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Looking for similar articles? Search here, keyword LEARNING.


BYOD: A growing trend in the classroom
By Archita Datta Majumdar
The concept of "bring your own device," or BYOD, started in the corporate sector about 10 years ago. Companies started noticing the trend of employees preferring to use their own laptops and phones for work purposes. Their comfort led to better productivity and job satisfaction, and soon it became the norm. Like all good ideas, it did not take long for the BYOD trend to move on and filter into other areas like education. Though the concept has been in experimental use for a while, it has recently seen stupendous growth and has become a strong presence in educational institutions.
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Are you busy, busy, busy?
Connected Principals Blog (commentary)
Busy is the new black. Ask anyone how they are doing and what do response do you get? "Stressed!" "Overwhelmed!" "Can't keep up!" "Tired!" Can you imagine what would happen if you just answered that question with a "Inbox zero, task list completed, actually have time for an extra nap this week..."? It would stop traffic!
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7 strong facts that support school broadband
eSchool News
U.S. public opinion isn't too positive when it comes to technology in the nation's schools. Feb. 4 poll results from the bipartisan Leading Education by Advancing Digital Commission reveal that voters–both parents and nonparents–gave a "C" grade to the state of technology in U.S. schools. "Parents and nonparents prove to be pretty intensely concerned about where classroom technology is in America today," said Joel Benenson, president of the Benenson Strategy Group, which led the survey.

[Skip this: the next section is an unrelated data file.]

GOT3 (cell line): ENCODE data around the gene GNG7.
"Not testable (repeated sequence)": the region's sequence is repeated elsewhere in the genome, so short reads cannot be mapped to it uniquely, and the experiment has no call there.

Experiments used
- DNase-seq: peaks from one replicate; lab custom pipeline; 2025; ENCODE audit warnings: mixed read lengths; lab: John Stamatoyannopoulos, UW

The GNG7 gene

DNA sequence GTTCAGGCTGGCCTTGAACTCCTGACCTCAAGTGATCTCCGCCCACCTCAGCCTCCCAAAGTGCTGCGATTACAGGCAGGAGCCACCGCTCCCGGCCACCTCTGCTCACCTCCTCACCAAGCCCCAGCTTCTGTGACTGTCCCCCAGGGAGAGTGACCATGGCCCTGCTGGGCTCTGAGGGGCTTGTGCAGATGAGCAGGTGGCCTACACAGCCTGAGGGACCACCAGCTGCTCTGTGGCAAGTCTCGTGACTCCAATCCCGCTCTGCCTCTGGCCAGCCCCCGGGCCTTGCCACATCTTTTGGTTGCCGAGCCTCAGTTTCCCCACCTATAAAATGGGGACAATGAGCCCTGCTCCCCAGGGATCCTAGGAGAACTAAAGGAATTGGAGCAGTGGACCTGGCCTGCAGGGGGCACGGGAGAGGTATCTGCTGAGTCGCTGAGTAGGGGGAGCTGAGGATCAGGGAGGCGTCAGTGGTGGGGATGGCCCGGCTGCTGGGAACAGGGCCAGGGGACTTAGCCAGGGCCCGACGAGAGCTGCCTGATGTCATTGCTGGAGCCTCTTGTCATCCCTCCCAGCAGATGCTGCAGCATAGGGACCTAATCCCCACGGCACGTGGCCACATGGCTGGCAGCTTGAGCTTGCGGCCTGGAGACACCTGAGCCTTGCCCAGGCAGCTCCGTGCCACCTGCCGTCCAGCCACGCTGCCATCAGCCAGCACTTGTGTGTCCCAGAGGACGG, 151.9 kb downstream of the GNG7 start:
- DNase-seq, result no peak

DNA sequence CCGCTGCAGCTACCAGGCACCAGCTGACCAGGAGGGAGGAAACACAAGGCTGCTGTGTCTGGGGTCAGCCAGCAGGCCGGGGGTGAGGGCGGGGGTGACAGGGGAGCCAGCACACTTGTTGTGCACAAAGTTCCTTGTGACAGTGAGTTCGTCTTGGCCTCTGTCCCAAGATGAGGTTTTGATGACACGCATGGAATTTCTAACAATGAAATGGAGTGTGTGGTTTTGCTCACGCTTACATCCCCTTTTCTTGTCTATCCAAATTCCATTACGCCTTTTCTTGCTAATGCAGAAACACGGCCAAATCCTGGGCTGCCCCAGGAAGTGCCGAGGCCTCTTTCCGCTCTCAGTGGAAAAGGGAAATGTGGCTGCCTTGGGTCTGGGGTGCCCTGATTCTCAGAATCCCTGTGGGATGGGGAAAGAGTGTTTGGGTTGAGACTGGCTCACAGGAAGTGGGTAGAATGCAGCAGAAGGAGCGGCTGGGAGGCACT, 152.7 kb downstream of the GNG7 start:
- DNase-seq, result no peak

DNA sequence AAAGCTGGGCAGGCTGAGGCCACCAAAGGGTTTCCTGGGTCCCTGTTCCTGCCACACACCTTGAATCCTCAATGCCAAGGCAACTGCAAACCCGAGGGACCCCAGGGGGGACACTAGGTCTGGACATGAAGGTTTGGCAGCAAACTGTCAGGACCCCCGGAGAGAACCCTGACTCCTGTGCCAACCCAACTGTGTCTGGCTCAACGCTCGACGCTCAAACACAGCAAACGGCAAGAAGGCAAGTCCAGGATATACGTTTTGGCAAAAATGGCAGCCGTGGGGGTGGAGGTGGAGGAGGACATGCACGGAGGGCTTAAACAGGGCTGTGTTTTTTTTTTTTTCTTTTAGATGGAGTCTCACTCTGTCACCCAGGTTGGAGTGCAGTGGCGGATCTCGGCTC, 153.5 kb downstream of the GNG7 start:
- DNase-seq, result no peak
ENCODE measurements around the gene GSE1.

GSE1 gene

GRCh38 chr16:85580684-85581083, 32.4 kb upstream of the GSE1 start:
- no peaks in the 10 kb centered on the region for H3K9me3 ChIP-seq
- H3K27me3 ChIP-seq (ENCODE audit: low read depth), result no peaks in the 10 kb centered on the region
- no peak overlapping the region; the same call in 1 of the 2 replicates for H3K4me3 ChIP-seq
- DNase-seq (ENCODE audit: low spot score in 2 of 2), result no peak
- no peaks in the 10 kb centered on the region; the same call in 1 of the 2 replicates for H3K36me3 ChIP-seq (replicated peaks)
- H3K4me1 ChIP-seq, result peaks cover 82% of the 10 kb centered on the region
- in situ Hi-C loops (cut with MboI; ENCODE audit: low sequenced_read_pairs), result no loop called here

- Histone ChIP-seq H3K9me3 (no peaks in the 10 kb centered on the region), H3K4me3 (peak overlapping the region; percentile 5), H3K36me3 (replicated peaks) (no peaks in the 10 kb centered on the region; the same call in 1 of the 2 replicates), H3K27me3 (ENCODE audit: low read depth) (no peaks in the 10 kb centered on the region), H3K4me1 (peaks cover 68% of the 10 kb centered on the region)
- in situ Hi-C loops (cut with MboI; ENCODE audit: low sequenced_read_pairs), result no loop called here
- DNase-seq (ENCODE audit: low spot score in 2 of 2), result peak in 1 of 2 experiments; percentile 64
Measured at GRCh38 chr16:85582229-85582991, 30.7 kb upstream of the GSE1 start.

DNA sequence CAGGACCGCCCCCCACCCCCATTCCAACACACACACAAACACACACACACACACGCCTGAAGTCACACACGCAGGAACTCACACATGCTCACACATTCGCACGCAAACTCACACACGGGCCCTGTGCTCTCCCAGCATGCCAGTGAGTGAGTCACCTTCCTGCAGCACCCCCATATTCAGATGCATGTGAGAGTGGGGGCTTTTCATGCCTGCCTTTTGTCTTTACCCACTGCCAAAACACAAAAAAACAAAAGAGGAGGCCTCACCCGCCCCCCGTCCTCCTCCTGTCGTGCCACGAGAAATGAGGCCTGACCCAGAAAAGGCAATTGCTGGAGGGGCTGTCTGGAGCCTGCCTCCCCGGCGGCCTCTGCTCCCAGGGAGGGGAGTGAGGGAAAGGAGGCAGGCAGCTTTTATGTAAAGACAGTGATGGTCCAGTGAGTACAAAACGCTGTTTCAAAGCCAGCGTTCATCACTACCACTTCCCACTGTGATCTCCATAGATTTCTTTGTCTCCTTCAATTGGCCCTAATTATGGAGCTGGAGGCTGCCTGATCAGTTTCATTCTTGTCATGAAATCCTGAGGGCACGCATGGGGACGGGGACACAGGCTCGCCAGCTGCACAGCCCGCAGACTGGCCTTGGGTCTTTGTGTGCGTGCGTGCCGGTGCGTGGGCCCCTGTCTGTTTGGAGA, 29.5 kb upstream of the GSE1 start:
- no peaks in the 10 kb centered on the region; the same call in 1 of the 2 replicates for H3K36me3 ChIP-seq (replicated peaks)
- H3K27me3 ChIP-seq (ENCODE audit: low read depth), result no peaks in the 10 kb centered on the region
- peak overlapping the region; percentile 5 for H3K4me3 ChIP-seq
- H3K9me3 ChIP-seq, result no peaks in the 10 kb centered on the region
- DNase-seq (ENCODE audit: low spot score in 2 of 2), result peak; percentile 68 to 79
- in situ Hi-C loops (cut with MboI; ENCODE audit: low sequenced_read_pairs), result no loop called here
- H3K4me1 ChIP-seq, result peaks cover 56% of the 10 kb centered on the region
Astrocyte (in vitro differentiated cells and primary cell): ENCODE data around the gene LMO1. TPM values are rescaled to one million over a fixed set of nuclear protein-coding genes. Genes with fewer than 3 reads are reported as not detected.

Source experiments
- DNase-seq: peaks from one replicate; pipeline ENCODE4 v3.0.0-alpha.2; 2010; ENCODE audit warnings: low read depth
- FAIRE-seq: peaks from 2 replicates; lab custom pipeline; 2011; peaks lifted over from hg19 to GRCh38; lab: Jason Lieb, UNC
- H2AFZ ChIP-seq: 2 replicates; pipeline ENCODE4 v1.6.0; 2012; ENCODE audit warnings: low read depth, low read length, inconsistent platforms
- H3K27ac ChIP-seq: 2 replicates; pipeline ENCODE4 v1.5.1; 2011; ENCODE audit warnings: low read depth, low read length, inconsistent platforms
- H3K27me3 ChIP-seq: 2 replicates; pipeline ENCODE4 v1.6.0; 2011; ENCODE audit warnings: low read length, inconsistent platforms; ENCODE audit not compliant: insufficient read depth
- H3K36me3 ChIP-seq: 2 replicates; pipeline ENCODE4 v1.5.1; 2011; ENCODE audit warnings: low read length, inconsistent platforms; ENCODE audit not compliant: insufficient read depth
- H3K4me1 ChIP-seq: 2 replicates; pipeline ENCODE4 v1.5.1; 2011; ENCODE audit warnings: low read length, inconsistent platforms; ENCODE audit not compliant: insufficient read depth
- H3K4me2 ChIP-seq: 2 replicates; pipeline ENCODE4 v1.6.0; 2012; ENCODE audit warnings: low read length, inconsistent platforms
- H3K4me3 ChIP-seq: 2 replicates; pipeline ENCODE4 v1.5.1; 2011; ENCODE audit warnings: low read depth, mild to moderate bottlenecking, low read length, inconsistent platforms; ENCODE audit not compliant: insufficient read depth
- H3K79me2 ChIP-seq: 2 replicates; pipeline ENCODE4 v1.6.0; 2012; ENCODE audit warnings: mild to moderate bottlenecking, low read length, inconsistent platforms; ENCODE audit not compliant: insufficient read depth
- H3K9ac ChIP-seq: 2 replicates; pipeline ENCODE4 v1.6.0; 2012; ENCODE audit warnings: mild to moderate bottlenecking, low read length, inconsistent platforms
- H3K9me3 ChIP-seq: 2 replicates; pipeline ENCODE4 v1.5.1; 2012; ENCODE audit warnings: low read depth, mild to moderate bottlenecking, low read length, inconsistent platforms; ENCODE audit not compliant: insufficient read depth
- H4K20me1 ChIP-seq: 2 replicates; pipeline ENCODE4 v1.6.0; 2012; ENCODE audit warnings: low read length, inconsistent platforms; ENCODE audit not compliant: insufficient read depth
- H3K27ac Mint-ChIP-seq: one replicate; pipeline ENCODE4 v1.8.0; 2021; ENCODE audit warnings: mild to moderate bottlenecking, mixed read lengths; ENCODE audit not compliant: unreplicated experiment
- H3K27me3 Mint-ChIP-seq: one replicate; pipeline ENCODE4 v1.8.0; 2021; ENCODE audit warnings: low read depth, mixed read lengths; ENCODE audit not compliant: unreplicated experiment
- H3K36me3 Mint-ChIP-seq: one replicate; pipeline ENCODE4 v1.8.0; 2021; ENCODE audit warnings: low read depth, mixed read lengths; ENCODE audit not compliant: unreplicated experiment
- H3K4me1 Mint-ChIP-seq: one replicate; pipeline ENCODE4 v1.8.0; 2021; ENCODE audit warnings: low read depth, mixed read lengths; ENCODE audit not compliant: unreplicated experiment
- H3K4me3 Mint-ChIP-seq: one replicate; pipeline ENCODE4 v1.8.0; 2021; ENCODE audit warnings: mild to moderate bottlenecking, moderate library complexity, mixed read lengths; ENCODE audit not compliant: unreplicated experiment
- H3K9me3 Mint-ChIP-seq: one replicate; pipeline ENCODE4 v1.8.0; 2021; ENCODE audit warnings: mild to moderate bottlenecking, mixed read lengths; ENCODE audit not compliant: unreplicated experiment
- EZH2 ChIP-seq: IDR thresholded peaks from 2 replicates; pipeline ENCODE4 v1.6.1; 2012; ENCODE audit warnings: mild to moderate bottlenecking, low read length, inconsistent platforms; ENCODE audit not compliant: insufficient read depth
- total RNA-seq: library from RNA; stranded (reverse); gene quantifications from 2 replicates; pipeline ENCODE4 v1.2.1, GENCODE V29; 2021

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10 guidelines for stopping cyberbullying
Psychology Today
It's a fact of life in the 21st century that kids are connected to each other 24/7. A generation ago, young people who were bullied in school could count on hours spent at home as a respite from ridicule. Today, kids are ever-connected through texting, instant messaging, and social media sites; sadly, there is little rest for the bully-weary. While many parents consider themselves digital immigrants in their child's native cyber-lands, even a tech-novice can help a young person navigate their way safely through the choppy waters of online aggression.